How Should We Understand Capital Income Inequality?


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Last week, Marco Ranaldi and Branko Milanovic published a piece about capitalist systems and income inequality in which they try to determine the relationship between income-factor concentration (IFC) and overall inequality.

IFC is a novel concept developed by Ranaldi that works as follows:

The income-factor concentration index is at the maximum when individuals at the top and at the bottom of the total income distribution earn two different types of income, and minimal when each individual has the same shares of capital and labour income. When the income-factor concentration index is close to one (maximal value), compositional inequality is high, and a society can be associated to classical capitalism. When the index is close to zero, compositional inequality is low and a society can be seen as homoploutic capitalism. Liberal capitalism would lie in-between

Put simply, the IFC measure attempts to distinguish between a society where the bottom labors and the top owns (classical capitalism) and a society where the bottom and top both labor and own in similar proportions to their income (homoploutic capitalism), as well as all the gradations in between.

In order to determine how countries fare under this measure, the authors use the household income surveys provided by the Luxembourg Income Study (LIS). The LIS microdata distinguishes between labor income and capital income and therefore allows researchers to determine how much of each type of income composes the overall incomes of the top and bottom in each country.

This is an interesting exercise, but I do not think it will actually produce the kind of information necessary to accurately taxonomize the economic systems of different countries.

The Problem

The main problem with this approach is that it ignores the capital income that is received by governments and other non-household entities. Insofar as public ownership of capital has historically been one of the main strategies for escaping “classical capitalism,” any measure that does not capture that dynamic will fall short of what the IFC seeks to accomplish.

To understand the nature of this problem, imagine a society in which the nation’s capital stock is entirely owned by the top one percent of individuals. This society would have a very high IFC because capital income would make up a large share of the income of the top one percent while making up none of the income of the bottom 99 percent.

From that starting point, now imagine that the government brings half of the nation’s capital stock into public ownership. This would halve the amount of capital income flowing to the top one percent but would have no effect on the concentration of capital income as defined by the IFC because the top one percent of individuals would still receive all of the capital income that is being paid directly to households.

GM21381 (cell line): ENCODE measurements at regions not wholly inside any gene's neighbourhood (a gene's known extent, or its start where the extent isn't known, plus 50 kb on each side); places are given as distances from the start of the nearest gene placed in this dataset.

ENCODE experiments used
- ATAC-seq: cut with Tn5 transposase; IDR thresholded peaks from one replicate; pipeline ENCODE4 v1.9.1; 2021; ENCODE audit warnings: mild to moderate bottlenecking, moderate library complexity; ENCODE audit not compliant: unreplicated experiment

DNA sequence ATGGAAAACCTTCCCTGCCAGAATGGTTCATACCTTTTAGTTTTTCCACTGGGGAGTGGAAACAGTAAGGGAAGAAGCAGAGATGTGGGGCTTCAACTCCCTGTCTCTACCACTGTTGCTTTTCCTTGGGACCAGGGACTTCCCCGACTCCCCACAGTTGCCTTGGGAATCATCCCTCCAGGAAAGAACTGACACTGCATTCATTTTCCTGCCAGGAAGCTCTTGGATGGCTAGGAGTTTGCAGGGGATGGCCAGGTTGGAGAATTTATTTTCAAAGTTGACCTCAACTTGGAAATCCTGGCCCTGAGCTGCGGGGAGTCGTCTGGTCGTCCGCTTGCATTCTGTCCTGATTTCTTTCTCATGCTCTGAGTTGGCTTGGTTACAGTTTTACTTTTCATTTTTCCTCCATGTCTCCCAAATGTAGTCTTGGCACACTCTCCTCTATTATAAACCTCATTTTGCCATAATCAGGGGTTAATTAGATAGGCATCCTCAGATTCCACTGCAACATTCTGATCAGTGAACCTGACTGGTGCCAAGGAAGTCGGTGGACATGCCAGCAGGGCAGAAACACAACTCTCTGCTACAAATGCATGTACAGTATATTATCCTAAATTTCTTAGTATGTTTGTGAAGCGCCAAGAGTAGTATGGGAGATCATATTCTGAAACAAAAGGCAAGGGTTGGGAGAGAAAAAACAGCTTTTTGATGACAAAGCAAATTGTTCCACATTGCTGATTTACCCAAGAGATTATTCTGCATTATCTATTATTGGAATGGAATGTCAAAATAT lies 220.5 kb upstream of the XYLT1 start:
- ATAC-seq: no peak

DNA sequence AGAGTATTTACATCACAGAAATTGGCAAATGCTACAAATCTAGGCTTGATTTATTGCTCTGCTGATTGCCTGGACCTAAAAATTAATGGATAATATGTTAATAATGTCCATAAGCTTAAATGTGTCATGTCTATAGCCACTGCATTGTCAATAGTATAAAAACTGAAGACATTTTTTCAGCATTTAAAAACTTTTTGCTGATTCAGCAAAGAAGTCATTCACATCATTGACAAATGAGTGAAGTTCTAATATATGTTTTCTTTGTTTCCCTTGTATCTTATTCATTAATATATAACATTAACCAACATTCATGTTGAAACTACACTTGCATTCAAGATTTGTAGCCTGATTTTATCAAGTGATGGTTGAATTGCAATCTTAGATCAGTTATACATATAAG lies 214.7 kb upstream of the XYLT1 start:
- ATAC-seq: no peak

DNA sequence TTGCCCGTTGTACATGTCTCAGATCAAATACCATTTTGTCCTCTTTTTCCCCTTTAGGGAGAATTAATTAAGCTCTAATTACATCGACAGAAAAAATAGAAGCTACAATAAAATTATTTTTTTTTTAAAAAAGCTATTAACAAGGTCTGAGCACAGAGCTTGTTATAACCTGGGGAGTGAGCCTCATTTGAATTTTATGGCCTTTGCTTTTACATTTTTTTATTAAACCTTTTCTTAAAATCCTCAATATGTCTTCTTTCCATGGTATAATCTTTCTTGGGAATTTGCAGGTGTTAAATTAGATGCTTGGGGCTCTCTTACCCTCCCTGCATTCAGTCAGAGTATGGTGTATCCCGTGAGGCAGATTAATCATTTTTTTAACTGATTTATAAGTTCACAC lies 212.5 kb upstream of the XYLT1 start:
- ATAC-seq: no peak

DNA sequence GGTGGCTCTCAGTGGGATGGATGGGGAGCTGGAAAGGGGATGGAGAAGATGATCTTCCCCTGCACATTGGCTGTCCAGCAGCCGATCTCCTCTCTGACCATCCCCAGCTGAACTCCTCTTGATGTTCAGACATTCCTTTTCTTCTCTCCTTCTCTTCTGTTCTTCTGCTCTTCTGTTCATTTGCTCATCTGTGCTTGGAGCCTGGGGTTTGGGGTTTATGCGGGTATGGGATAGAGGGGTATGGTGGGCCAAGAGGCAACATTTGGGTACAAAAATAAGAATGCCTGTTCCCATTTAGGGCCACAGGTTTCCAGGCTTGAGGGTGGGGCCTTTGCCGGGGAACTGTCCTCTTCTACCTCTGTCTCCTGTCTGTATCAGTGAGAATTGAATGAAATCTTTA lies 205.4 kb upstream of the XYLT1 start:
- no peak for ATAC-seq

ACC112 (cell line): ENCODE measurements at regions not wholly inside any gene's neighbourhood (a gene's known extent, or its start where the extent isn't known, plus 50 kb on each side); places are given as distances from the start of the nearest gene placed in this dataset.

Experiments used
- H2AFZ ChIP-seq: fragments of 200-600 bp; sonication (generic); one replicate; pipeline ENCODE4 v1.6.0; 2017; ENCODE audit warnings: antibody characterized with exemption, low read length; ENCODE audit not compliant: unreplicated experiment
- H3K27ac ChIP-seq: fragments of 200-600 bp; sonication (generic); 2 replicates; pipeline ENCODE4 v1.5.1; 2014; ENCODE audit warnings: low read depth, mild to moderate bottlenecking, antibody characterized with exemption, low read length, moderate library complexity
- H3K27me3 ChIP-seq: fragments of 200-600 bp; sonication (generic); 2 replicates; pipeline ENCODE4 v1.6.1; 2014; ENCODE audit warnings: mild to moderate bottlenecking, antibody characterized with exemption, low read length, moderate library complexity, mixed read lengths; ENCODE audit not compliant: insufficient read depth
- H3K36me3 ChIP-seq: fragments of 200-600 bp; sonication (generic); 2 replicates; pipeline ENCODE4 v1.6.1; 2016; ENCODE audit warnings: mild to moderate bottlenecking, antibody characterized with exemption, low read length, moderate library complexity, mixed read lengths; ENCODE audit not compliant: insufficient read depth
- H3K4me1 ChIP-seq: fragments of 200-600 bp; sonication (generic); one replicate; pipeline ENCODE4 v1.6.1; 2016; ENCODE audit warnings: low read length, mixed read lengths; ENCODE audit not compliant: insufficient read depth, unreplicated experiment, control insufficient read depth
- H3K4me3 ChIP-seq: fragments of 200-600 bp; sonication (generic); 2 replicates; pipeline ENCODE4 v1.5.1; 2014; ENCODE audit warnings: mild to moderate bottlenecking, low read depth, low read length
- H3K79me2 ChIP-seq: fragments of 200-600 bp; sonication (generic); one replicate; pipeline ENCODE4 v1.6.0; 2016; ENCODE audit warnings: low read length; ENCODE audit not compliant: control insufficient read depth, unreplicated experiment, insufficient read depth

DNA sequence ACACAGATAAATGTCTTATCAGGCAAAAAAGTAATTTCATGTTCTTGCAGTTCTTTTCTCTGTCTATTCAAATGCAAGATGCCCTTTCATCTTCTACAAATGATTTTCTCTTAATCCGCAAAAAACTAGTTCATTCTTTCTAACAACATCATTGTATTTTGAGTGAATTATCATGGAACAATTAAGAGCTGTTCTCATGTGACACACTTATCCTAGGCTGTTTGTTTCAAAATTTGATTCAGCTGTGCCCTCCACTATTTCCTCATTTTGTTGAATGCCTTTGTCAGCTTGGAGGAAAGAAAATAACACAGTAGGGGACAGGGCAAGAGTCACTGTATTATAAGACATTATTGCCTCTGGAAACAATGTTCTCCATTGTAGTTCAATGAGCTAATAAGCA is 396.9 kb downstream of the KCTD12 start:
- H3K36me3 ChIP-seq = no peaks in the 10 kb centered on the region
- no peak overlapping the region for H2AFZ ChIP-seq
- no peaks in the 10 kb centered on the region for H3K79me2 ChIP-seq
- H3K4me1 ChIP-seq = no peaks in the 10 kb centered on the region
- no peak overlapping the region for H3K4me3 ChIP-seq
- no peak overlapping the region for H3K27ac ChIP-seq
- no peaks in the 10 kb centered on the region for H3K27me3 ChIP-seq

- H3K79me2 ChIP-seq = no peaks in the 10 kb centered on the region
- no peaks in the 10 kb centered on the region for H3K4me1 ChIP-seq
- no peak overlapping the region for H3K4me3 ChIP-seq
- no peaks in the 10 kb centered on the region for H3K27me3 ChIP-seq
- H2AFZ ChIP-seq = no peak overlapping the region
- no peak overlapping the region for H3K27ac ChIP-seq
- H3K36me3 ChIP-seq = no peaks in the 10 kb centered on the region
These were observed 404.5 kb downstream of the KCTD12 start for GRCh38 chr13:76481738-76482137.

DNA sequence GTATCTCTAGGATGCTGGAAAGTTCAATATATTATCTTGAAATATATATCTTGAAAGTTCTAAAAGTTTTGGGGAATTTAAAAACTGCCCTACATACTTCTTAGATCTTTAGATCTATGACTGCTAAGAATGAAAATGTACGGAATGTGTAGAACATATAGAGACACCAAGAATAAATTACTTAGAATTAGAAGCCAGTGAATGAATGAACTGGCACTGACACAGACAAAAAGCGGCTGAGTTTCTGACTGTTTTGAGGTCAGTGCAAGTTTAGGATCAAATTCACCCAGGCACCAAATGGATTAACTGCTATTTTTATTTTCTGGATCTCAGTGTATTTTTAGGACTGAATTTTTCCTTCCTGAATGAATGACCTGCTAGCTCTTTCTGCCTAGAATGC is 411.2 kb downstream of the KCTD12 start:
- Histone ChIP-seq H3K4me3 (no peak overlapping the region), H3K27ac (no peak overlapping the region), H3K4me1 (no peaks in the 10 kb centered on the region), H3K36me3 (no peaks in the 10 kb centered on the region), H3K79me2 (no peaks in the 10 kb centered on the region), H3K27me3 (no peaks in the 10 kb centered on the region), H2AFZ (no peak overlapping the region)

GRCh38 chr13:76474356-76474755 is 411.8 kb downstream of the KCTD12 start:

Any measure of capital income inequality that does not change in response to the nationalization of half of the nation’s capital stock is obviously not suited to the task at hand.

This is not a purely hypothetical problem as countries really do have very different levels of public ownership. For example, in Norway, over half of the nation’s capital is owned by the government while, in the United States, the same number is less than zero, meaning that the government has more debt than assets.

Any reasonable comparison of these countries would conclude that Norway and Finland have gone much further away from “classical capitalism” than the United States has because both countries have much higher levels of public ownership than the US has. Yet the IFC scores of the various countries reported by Ranaldi and Milanovic tell us that Norway and Finland have far more capital income concentration than the US has and that they have higher capital income concentration than every other country in Western and Northern Europe.

This is not just wrong, but totally backwards. In an accounting that took into consideration public ownership of capital, Norway and Finland would probably have one of lowest levels of capital income concentration in the world.

The reason why I am writing this post is because I think public ownership of capital is one of the most overlooked topics in contemporary discussions of inequality. Unlike labor income, which can only be received by individuals, capital income can be received by anyone or anything. This is because it is completely detached from anything having to do with capital owners. Capital may be productive in some sense, but the people who own it are not, which is precisely why anyone can own it, including everyone collectively through an instrument like a democratically-elected government.

For this reason, bringing private capital into public ownership should be considered one of the easiest ways to cut down inequality in society. Building a social wealth fund like the one that Alaska has could quickly trim down wealth inequality in society while also providing new streams of government revenue that could be distributed in a vastly more equal way than capital income is currently distributed. Implicitly disregarding that strategy by adopting inequality measures that do not register public ownership of capital as reducing inequality is a big mistake.